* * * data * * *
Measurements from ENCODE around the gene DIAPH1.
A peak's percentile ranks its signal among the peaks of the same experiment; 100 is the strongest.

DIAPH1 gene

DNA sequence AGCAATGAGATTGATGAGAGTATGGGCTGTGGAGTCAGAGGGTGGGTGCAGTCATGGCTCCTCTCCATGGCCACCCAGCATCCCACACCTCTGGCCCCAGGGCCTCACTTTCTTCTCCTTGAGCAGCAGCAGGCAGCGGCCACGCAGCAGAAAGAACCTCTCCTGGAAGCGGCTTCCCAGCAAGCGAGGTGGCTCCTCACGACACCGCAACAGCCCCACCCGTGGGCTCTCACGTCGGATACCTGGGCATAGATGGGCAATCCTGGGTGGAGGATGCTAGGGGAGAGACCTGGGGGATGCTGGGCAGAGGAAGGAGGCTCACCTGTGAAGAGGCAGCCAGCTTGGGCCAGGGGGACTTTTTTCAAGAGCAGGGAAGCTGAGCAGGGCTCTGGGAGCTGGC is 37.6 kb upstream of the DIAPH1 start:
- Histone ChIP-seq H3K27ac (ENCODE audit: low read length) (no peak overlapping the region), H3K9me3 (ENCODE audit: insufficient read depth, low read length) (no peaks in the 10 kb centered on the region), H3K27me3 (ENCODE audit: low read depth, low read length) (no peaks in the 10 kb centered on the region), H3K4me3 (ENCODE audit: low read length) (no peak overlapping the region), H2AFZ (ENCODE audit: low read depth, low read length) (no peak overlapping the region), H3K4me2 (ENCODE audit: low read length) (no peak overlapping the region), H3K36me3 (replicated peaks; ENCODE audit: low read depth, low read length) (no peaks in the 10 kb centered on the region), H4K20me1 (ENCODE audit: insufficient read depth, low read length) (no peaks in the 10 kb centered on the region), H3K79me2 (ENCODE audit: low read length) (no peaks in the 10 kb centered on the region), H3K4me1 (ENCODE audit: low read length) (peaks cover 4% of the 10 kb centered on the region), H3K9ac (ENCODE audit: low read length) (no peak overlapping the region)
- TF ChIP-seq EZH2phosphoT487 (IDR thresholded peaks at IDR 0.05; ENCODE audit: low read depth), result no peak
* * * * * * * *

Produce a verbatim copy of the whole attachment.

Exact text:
Measurements from ENCODE around the gene DIAPH1.
A peak's percentile ranks its signal among the peaks of the same experiment; 100 is the strongest.

DIAPH1 gene

DNA sequence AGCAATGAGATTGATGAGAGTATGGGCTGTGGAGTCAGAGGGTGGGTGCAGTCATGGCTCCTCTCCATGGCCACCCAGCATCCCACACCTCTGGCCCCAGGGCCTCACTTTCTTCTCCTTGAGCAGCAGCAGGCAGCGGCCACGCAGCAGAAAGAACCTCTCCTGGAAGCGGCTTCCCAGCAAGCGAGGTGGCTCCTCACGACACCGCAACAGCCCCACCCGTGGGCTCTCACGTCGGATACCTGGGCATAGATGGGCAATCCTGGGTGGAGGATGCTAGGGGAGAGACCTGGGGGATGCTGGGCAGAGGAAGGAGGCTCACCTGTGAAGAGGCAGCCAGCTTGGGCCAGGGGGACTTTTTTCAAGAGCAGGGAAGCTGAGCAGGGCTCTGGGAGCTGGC is 37.6 kb upstream of the DIAPH1 start:
- Histone ChIP-seq H3K27ac (ENCODE audit: low read length) (no peak overlapping the region), H3K9me3 (ENCODE audit: insufficient read depth, low read length) (no peaks in the 10 kb centered on the region), H3K27me3 (ENCODE audit: low read depth, low read length) (no peaks in the 10 kb centered on the region), H3K4me3 (ENCODE audit: low read length) (no peak overlapping the region), H2AFZ (ENCODE audit: low read depth, low read length) (no peak overlapping the region), H3K4me2 (ENCODE audit: low read length) (no peak overlapping the region), H3K36me3 (replicated peaks; ENCODE audit: low read depth, low read length) (no peaks in the 10 kb centered on the region), H4K20me1 (ENCODE audit: insufficient read depth, low read length) (no peaks in the 10 kb centered on the region), H3K79me2 (ENCODE audit: low read length) (no peaks in the 10 kb centered on the region), H3K4me1 (ENCODE audit: low read length) (peaks cover 4% of the 10 kb centered on the region), H3K9ac (ENCODE audit: low read length) (no peak overlapping the region)
- TF ChIP-seq EZH2phosphoT487 (IDR thresholded peaks at IDR 0.05; ENCODE audit: low read depth), result no peak